Frends Ella b Review
The bold and the beautiful
Finally, more glittering goods for disciples of decadence. When the Ella b (MSRP $99.99) by Frends arrived at my office last week, I did a double take: Are these headphones? Earrings? I immediately swept the little beauties into the lab.
That's right, Frends, waify supermodels and their sun-kissed bosoms can't save you now. The golden-maned gals on your homepage may seduce lady shoppers, but they can't melt the hearts of our stone-cold robots. Only stellar performance can do that.
A beauty with good guts
In the lab, the dainty looking Ella b turned out to have the heart of a bass-boosting lion. Studio listeners and audiophiles will want to graze in flatter pastures, but the average consumer should have a blast with these earbuds—literally. Talk about booming bass.
The consumer headphone market has shown an appetite for big bass, and the Ella b serves it up in piles. These in-ears also over-emphasize portions of the middle and high range—to the point that I found myself turning my music down a bit because cymbal crashes and high vocals bothered my ears. In fact, some will find that these headphones are actually a bit too loud overall. In any event, frequencies are balanced in such a way that instruments like guitars, pianos, snare drums, and the rest aren't lost in the big-bass bash. I'll end the discussion on a key point: since mid and high notes are boosted in order to keep up with the loud bass, songs without much bass can sound grating—so just bear that in mind.
As far as the bad news goes, there isn't much. Apart from the fact that music consistently favors the right speaker, making sound slightly louder in the right ear, there just isn't much to hem and haw over.
Testing ended on happy notes: The Ella b did an excellent job blocking outside noises, and it barely leaked any sound at all.
Features & Handling
Va va voom
The Ella b is fit to satisfy even the pickiest sartorial shopper. Buyers can choose from pink-champagne or yellow-gold metals. The pretty, metallic cages that guard each speaker mimic the look and feel of earrings. The four-foot white cable lends a clean, finished feel. In a word, these in-ears are just plain pretty.
Movers and shakers will benefit from the light, collapsible build, the included carry case, and the mic/remote. With the press of a shiny plastic button, users can skip songs, take calls, and control volume. Low sounds like construction site noises or passing engines will no doubt interfere with listening, but high pitched pollution is effectively blocked—so even the most dedicated Chihuahua will be quieted to a satisfactory degree. Nor will your neighboring Chihuahua be bothered; the Ella b barely leaks a peep of sound.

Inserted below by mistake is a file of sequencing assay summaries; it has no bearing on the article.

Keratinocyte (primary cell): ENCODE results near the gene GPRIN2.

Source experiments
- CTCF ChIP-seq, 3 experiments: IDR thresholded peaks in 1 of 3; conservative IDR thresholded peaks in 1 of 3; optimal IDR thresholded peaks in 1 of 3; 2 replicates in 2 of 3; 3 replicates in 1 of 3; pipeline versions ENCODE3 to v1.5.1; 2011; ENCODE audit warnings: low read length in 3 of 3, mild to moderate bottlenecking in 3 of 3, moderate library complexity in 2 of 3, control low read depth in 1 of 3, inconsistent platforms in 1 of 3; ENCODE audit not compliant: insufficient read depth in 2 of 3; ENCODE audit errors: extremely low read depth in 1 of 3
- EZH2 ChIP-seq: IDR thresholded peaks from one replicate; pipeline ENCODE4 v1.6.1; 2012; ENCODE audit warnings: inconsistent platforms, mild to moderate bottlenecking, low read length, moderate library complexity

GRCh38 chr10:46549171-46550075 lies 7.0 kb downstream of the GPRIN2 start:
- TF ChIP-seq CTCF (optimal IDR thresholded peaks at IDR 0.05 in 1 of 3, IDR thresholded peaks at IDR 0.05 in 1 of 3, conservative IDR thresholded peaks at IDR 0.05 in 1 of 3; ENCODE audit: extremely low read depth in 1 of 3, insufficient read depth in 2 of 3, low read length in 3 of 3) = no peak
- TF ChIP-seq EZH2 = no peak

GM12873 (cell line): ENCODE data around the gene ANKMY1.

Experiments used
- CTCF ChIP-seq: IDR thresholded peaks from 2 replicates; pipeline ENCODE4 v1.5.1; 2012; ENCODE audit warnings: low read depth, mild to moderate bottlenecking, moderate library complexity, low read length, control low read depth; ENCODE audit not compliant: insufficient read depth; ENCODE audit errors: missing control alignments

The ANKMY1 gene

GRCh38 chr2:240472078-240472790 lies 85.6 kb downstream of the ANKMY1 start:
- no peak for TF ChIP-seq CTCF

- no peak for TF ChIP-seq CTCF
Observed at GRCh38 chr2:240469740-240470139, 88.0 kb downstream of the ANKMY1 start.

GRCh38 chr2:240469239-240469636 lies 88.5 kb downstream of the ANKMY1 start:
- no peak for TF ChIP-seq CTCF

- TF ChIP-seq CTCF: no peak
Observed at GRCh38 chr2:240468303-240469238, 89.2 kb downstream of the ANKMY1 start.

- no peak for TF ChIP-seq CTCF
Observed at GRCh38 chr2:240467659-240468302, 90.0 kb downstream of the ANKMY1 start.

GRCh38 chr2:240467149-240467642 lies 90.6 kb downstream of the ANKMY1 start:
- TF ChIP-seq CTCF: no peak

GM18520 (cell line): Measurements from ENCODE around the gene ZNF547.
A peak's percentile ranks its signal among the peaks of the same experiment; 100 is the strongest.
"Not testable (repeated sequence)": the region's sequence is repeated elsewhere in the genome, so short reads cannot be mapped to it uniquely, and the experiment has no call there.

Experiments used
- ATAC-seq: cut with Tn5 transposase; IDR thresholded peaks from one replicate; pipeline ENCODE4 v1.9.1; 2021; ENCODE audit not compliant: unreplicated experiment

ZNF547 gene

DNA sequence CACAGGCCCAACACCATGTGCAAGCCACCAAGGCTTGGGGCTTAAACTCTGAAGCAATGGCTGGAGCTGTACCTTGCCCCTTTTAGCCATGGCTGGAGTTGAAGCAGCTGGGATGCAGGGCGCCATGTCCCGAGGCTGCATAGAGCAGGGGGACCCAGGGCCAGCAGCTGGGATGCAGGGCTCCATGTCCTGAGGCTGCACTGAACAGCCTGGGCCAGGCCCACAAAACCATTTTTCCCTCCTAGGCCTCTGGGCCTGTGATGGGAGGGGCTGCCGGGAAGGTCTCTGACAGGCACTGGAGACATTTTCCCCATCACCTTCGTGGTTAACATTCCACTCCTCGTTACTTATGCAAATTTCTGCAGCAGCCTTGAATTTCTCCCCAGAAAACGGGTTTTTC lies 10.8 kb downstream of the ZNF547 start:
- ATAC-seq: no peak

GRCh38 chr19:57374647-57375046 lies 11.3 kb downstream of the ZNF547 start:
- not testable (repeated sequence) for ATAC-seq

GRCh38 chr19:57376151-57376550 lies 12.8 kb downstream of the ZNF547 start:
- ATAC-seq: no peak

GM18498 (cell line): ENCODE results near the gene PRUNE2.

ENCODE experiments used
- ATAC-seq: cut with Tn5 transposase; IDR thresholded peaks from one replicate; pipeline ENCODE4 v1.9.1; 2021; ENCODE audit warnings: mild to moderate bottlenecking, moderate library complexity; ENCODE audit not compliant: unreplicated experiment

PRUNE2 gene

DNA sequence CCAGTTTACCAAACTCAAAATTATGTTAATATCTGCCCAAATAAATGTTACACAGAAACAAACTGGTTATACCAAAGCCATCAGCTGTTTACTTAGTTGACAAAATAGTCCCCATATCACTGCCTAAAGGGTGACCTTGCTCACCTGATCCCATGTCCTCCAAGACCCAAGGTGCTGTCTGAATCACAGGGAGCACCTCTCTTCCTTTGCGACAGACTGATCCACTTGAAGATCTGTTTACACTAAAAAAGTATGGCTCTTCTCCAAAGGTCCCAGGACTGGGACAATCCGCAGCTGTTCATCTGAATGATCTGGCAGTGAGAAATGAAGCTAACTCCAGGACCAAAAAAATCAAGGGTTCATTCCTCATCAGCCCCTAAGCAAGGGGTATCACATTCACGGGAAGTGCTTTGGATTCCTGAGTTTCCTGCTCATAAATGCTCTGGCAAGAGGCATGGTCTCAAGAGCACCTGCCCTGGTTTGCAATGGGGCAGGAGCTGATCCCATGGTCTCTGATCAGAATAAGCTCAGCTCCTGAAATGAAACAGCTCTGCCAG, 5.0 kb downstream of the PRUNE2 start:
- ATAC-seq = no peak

Now, about the fit: Can the Ella b compare to the decadence of a cushy over ear? Not at all. Yet it does ship with four different sized silicone covers to suit a range of ear shapes. Surprisingly, these in-ears proved moderately comfortable, even with extended use. Would I consider them a great substitute for over ears? Absolutely not, but if you need comfortable earbuds, these are certainly an agreeable choice.
The Frends Ella b put up a valiant fight in our audio lab, proving that they're more than just a pretty case. These in-ears don't have what it takes to steal an audiophile's heart, but lots of shoppers don't want flat, studio-quality sound; many desire sound like what the Ella b produces—massive low notes with mids and highs that break through the bassy fray.
Is the Ella b the fairest of them all? Not in terms of price. Shoppers can find comparable sound for less with a bit of comparison shopping; but given the quality sound and the dazzling design, $99.99 does not at all seem like an unreasonable asking price for this product. In fact, it's hard to think of something better than the Ella b for anyone searching for quality, fashionable earbuds—especially if you can find them marked down.
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